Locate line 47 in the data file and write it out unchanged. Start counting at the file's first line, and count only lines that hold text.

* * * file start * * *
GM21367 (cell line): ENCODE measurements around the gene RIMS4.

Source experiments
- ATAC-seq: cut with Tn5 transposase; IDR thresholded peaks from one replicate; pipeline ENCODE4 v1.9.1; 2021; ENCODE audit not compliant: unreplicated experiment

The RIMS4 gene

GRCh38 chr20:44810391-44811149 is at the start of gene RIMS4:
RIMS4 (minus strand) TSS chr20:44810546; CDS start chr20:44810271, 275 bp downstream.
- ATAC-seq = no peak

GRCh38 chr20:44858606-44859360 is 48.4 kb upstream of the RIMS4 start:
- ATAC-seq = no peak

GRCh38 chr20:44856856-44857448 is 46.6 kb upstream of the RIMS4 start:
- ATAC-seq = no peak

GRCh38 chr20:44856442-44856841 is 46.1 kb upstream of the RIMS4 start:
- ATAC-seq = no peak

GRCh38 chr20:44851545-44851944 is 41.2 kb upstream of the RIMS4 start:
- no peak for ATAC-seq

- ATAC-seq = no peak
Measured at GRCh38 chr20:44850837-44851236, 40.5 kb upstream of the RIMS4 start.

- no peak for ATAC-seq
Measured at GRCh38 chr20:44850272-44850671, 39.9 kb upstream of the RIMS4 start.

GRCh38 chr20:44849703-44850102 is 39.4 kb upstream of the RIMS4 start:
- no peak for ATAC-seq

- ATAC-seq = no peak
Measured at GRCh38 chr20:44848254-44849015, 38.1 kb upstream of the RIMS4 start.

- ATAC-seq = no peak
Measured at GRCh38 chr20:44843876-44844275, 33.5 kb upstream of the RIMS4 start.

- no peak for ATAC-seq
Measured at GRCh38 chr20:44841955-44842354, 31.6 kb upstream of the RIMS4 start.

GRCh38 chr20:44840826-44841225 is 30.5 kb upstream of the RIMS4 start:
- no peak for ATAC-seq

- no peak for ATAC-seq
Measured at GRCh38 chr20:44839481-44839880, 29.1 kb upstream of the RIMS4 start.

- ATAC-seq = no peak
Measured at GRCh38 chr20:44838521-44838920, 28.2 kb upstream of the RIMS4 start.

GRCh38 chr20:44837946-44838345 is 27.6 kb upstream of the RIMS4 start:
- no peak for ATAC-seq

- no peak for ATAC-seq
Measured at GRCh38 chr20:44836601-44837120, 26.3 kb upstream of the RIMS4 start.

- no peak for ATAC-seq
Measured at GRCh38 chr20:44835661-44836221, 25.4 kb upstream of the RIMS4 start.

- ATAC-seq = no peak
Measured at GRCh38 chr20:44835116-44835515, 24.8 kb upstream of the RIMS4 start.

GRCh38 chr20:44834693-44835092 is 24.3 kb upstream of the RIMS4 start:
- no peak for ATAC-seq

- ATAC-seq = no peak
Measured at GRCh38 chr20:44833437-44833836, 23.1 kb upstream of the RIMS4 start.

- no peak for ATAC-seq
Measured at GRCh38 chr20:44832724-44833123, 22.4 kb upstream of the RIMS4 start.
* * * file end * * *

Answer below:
Measured at GRCh38 chr20:44832724-44833123, 22.4 kb upstream of the RIMS4 start.